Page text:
6 Genius ways to Make Kids Fall in Love with Reading
Little ones love being read to, but when it comes to independent reading as they grow older, not all children are inclined to pick up a book. With so many distractions nowadays from YouTube to online games, getting youngsters to have a digital detox and read a book can prove challenging.
However, there are plenty of ways you can help strike up a reading habit so to help, here’s 6 genius ways to make kids fall in love with reading.
1. Take them to the local library and let them explore
Sometimes, children struggle to get into reading because they’re not sure what they’d enjoy. When they’re used to educational books, exploring different genres and authors isn’t always easy.
So, to give them the choice they need, take a trip to the local library and explore together. Show them different genres and let them read the blurb until they come across a plot they’re drawn to. When they’re old enough, be sure to get your child their own library card so they can take ownership over their reading.
2. Set time aside to read too
It’s no secret that kids learn from adults. Your habits, hobbies and interests will no doubt shape theirs so why not take up reading too if you don’t already. When they see you enjoying a good book, they’ll be more inclined to want to explore reading themselves.
You could have a set hour or so on a Sunday, for example, where you and the family as a whole switch off from phones and tablets and each read a book. This will get your children into the habit of seeing reading as an enjoyable family activity.
3. Read the books and then watch the film
In this day and age, there’s no shortage of blockbuster hits based on children’s books! From Harry Potter and The Witches through to older classics such as The Wizard of Oz and The Secret Garden.
By encouraging children to read the book first with the promise of a movie night, they’ll be more motivated. Either read the book together aloud or let older children read independently at their own pace. You could make movie night something to really look forward to with popcorn and film themed snacks!
4. Show an interest in their book and ask questions
You know the feeling - when you’re reading a great book, you just want to talk about it and tell others about the plot. It’s the same for kids. By showing a keen interest in what they’re reading you’ll not only encourage them to continue but you’ll also be able to check-in and ensure they’re absorbing it as they read independently.
If it’s a book you’ve read yourself, you can have lively discussions about the characters, plot and whether they’ve ‘got to that bit yet?!’ (without giving any spoilers of course!).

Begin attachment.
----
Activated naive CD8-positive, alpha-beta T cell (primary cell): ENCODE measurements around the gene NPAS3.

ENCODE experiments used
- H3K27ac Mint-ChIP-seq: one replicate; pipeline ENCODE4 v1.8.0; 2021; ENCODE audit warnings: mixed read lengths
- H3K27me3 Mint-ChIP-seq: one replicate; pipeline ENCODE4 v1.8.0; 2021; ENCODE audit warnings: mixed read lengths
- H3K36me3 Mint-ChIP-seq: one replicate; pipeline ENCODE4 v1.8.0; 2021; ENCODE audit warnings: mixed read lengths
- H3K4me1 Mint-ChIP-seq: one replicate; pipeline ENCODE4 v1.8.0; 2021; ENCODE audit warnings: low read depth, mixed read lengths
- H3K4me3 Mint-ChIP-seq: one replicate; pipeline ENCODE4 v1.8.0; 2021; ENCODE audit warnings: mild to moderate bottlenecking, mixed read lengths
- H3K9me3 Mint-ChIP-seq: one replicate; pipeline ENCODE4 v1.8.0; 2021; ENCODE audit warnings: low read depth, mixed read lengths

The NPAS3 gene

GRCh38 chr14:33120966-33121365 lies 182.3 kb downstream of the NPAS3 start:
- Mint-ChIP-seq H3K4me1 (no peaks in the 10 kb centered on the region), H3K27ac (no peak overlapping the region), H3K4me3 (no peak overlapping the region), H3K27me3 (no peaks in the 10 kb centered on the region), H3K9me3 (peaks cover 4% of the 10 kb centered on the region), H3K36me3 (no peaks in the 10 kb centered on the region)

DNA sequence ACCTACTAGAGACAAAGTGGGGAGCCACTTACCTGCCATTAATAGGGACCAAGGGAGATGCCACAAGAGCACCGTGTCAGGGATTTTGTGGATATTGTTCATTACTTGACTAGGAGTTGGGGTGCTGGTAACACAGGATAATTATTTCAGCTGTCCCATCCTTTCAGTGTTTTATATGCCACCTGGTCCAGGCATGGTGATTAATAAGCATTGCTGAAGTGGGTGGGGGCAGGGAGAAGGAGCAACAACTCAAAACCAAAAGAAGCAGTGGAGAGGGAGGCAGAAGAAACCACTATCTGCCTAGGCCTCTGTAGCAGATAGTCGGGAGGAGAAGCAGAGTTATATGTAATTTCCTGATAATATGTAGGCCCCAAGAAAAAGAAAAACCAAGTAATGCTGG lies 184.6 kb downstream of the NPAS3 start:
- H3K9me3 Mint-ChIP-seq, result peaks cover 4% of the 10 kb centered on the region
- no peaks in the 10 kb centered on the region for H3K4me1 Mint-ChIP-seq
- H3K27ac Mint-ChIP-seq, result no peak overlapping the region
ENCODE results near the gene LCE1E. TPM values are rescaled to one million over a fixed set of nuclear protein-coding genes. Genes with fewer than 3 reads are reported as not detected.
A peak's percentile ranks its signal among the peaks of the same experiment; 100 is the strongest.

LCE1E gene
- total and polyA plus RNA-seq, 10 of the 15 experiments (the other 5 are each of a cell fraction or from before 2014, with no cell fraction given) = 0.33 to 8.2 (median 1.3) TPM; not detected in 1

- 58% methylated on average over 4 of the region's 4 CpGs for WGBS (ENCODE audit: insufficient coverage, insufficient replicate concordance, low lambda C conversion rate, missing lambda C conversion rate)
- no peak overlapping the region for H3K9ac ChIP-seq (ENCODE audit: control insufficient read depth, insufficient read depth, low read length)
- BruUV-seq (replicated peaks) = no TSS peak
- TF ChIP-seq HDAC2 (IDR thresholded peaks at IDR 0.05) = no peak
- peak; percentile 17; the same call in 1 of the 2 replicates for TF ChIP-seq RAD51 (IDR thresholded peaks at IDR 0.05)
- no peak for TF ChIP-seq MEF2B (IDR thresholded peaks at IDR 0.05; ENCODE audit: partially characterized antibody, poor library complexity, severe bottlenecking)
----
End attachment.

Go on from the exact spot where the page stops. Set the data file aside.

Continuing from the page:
5. Create a reading corner
This is where you can really let your imagination run wild and bring some of their favourite books to life! Kids will love a dedicated spot where they can curl up in a bean bag and get completely lost in a book.
You could create a mini fort or tent for younger children and decorate it with some of their favourite book characters and illustrations. Think Beatrix Potter, Roald Dahl and Mr Men - there’s plenty you could do with a great theme.
For older children, some bean bags and cushions or a simple, cosy armchair will provide them with a dedicated reading space.
By introducing a bookshelf, you can build a reading collection together with their favourite genres and authors. Check out our books by age section where you’ll be able to find plenty to choose from for each stage of your child’s reading ability.
6. Bring the books to life
This is particularly great for younger children who become fascinated with animals and characters in books. For example, if they love We’re Going on a Bear Hunt’ why not take them on your own bear hunt? Pack a picnic and head to a nearby park or wood. You can get as adventurous as you like and talk through some of the hurdles and actions in the book as you go!
For older children, why not take them to the actual places their books were set? There’s Alnwick Castle in Northumberland that inspired (and was the set for) Hogwarts in Harry Potter. Or The Shambles in York which bears striking similarities to Diagon Alley! There’s also Reelig Glen near Inverness which was the inspiration for Enid Blyton’s Enchanted Wood and Corfe Castle in Dorset that is widely thought to be the inspiration for Enid Blytin’s Kirrin Island’s ruin. Find more locations in this article.
If you have any other tips on how you got your little ones to fall in love with reading, we’d love to hear them! Let us know in the comments on social media. For more book inspiration head to our home page where you’ll be able to shop by age and author. Happy reading!